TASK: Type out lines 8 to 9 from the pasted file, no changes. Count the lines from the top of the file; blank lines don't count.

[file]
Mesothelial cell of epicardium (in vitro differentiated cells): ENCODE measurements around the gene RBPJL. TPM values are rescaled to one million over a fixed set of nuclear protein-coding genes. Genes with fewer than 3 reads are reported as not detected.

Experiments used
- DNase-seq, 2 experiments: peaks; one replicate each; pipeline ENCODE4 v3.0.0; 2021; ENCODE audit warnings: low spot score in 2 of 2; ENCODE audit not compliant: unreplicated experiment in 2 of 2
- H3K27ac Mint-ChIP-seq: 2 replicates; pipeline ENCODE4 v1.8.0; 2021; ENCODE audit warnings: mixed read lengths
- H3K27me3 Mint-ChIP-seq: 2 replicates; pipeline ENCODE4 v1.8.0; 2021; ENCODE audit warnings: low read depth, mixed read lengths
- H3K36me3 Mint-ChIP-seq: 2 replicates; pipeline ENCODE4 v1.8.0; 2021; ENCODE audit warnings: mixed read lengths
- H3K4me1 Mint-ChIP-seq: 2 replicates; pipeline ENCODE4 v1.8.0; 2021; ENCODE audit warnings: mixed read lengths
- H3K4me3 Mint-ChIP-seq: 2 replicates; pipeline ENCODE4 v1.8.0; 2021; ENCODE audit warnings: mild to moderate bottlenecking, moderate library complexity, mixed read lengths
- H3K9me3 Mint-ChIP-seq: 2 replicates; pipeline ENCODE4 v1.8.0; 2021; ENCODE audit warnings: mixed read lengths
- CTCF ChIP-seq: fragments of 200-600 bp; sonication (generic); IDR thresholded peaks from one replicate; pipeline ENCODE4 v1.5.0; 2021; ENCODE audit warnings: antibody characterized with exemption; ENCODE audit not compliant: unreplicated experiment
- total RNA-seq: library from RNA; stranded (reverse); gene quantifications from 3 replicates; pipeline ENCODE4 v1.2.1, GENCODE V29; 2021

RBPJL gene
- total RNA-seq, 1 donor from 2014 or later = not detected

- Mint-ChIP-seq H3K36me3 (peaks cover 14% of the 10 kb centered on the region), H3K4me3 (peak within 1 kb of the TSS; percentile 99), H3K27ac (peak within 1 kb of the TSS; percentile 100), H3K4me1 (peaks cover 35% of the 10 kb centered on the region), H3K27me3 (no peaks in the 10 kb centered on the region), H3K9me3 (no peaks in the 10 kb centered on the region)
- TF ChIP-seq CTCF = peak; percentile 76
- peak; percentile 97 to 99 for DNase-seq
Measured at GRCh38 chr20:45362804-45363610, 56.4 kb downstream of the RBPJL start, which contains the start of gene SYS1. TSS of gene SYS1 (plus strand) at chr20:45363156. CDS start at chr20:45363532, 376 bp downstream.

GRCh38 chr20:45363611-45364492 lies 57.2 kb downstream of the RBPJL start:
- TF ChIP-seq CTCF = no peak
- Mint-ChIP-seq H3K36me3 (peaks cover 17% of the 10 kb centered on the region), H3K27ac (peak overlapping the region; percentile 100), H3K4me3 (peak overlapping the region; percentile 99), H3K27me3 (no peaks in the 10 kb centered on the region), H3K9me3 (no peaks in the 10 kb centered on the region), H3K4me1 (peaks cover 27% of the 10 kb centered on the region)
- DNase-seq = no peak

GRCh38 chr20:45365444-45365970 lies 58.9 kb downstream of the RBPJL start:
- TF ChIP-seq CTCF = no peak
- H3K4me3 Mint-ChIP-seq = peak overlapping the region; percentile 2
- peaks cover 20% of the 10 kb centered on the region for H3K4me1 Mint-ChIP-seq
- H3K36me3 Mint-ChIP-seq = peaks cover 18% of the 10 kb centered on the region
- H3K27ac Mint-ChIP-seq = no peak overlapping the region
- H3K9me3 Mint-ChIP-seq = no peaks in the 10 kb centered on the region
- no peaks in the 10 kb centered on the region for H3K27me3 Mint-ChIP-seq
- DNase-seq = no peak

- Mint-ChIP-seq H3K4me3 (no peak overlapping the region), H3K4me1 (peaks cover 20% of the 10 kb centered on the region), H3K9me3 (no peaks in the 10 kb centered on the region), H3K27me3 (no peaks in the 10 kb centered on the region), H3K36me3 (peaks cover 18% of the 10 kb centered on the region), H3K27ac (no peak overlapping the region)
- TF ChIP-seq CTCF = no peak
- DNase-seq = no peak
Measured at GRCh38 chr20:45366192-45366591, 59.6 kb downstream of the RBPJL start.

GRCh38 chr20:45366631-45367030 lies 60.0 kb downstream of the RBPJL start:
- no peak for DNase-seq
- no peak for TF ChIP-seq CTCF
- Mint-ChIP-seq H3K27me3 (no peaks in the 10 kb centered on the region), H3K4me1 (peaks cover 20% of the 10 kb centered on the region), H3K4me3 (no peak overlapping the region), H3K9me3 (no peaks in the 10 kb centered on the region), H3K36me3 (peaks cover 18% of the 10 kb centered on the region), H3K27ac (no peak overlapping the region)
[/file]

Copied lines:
- H3K4me3 Mint-ChIP-seq: 2 replicates; pipeline ENCODE4 v1.8.0; 2021; ENCODE audit warnings: mild to moderate bottlenecking, moderate library complexity, mixed read lengths
- H3K9me3 Mint-ChIP-seq: 2 replicates; pipeline ENCODE4 v1.8.0; 2021; ENCODE audit warnings: mixed read lengths